Outdoor sowing

Chipping, soaking, pre-chilling and double dormancy are methods that accelerate the germination process and help to prevent seeds being lost due to external hazards (mice, disease etc.) but outdoor sowing is just as effective albeit longer. The seeds are best sown in containers of free draining compost and placed in a cold frame or plunged up to their rim outdoors in a shaded part of the garden, preferably on the north side of the house avoiding cold drying winds and strong sun.

Recent tests show that much of the beneficial effects of pre-chilling are lost if the seed is not exposed to light immediately afterwards. We therefore recommend sowing the seeds very close to the surface of the soil and covering the container with a sheet of glass. An alternative method especially with larger seeds, is to sow the seed in well prepared ground, cover with a jam jar and press this down well into the soil so that the seeds are enclosed and safe from predators, drying out etc.

Pre-chilling

In some instructions you will find a reference to 'pre-chilling'. This is a pre-treatment of the seed which often helps to speed up the germination of otherwise slow to germinate seeds. However, even after pre-chilling some seeds can stubbornly refuse to germinate until a year or more has passed, so never be too hasty in discarding a seed container.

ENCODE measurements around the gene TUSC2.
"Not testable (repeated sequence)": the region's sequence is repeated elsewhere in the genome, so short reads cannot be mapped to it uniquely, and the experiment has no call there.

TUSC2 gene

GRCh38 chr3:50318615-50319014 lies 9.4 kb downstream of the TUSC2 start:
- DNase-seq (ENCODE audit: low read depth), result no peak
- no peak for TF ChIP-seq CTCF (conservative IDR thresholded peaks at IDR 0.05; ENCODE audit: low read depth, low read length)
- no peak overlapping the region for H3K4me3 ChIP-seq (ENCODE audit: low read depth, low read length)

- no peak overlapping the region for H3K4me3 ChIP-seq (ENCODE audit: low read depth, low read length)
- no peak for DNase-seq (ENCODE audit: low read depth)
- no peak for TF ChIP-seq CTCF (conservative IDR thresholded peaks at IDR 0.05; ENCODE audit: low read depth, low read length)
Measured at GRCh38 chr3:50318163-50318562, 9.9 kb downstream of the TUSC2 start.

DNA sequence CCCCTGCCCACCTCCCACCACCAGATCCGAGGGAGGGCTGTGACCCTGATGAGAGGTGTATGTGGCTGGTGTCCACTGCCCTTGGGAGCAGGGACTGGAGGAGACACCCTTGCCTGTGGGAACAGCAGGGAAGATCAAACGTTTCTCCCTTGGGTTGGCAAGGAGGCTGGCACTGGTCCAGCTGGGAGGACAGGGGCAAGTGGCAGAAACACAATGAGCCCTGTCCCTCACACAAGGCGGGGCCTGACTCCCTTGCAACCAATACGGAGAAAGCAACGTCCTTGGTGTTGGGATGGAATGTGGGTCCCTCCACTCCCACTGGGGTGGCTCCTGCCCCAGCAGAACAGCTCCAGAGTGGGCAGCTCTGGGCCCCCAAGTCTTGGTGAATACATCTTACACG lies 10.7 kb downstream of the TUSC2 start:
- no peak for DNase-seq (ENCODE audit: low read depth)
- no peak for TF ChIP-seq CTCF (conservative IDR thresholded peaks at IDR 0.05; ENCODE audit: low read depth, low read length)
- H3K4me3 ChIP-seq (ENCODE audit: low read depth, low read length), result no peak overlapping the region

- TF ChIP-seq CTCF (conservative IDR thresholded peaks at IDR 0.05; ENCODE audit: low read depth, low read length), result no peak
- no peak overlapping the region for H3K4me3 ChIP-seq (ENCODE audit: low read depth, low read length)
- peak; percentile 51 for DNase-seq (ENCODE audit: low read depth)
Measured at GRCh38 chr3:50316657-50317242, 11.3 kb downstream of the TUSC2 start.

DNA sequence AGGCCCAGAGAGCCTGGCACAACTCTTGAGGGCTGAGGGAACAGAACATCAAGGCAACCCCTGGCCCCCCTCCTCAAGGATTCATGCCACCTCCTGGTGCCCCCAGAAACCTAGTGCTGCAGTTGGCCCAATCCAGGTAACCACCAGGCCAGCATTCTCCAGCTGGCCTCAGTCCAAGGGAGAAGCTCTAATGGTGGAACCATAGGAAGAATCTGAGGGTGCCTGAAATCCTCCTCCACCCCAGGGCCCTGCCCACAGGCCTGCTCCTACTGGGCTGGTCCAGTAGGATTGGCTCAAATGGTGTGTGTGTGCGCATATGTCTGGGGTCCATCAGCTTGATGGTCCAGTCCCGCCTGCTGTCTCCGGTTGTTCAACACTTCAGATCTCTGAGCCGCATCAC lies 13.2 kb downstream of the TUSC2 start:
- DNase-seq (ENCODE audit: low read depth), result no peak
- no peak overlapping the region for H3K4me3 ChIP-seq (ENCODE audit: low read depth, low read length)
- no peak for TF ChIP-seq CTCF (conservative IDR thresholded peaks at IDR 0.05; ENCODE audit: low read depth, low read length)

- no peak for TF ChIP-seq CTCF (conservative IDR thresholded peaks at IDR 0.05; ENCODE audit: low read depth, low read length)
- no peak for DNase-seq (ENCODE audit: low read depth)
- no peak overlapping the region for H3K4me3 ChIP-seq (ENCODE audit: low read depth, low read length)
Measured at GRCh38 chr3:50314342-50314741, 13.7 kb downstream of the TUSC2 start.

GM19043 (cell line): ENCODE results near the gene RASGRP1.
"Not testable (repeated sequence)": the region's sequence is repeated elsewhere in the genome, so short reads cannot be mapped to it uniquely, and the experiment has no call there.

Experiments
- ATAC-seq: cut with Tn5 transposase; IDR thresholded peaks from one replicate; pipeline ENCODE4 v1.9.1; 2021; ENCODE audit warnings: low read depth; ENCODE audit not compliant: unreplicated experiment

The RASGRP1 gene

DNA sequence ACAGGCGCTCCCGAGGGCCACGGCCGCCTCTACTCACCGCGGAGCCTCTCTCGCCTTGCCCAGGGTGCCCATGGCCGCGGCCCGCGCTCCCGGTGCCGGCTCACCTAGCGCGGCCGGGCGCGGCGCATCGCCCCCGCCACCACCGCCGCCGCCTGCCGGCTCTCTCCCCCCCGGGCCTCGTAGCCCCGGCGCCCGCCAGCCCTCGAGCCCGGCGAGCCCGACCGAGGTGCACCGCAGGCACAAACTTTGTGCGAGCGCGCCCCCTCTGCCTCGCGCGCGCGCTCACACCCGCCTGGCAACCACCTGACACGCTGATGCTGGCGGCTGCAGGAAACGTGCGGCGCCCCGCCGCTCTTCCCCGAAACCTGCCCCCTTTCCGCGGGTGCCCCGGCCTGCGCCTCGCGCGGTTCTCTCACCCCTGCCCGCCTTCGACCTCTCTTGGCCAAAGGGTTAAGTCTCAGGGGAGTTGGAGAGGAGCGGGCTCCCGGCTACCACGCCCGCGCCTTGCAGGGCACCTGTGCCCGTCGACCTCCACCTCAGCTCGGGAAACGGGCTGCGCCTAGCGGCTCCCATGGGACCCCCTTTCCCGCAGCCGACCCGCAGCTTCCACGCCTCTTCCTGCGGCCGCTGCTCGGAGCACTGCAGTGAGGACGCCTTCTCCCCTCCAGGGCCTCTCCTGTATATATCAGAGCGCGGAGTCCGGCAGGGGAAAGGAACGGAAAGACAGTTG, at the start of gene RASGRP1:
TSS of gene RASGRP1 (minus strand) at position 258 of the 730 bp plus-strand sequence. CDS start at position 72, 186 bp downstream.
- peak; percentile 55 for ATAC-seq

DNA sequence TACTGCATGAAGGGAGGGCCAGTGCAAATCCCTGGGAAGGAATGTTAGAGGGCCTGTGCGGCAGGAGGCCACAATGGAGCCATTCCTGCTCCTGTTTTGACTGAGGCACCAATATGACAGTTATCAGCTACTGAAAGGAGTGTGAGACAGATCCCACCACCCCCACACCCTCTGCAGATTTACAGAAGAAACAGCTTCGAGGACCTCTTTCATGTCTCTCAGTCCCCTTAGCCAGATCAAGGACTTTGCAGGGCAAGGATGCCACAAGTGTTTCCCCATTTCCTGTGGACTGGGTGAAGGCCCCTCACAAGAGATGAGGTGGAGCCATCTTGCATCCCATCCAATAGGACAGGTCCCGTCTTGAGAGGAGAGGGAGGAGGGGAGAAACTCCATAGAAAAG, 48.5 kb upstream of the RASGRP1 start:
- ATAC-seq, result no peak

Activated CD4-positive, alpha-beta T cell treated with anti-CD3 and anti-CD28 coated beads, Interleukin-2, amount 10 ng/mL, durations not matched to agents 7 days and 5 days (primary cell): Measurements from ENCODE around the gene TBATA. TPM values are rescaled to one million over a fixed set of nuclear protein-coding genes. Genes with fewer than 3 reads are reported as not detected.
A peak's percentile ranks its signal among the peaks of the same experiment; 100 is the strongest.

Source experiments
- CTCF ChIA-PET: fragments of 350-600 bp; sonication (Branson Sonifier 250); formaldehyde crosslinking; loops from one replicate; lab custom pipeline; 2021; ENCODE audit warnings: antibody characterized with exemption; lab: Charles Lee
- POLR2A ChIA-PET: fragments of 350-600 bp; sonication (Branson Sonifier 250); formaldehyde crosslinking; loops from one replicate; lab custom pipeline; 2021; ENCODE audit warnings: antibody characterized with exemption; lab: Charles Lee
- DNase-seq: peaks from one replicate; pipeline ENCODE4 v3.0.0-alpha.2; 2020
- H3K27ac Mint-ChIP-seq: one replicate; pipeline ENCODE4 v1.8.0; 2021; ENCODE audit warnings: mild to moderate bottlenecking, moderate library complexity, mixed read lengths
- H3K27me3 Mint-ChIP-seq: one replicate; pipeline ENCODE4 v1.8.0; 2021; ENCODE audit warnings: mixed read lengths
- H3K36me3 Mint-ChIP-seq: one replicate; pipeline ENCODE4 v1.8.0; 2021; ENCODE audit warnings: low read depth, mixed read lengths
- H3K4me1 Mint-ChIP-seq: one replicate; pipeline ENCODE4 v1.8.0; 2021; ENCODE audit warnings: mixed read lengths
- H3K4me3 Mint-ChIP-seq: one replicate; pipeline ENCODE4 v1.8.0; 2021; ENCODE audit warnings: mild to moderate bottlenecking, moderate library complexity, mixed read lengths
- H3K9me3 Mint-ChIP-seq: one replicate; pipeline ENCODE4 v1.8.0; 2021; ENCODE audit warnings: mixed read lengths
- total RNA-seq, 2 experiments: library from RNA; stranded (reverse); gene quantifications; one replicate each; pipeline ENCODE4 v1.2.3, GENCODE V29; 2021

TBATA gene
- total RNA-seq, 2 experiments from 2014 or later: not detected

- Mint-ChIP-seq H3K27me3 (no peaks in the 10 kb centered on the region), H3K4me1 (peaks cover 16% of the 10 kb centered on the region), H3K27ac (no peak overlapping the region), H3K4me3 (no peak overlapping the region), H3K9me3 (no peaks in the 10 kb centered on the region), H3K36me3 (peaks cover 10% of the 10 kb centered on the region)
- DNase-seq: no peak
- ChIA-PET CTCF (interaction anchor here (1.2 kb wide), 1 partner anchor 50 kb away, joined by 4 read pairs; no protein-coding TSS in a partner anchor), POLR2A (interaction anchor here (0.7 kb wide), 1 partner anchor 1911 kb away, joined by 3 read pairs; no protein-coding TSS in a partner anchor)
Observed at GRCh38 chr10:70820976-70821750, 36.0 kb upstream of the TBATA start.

Pre-chilling was traditionally done by standing the pots outside in a cold frame during the winter. It is often quicker to adopt the following technique using a domestic refrigerator and this is of particular value if you obtain your seed outside the winter months.

To pre-chill, first sow the seed on moistened seed compost, seal the seed container inside a polythene bag and leave at 60-65F (15-18C) for 3 days then place in a refrigerator for the recommended period. For convenience large seeds can be mixed with 2-3 times their volume of damp seed compost, placed direct into a polythene bag which is sealed and placed in the refrigerator. However, there must always be sufficient air inside the bag and the compost should NEVER become either too dry or over wet. After pre-chilling these seeds can then be spread with the compost on top of a seed container and firmed down.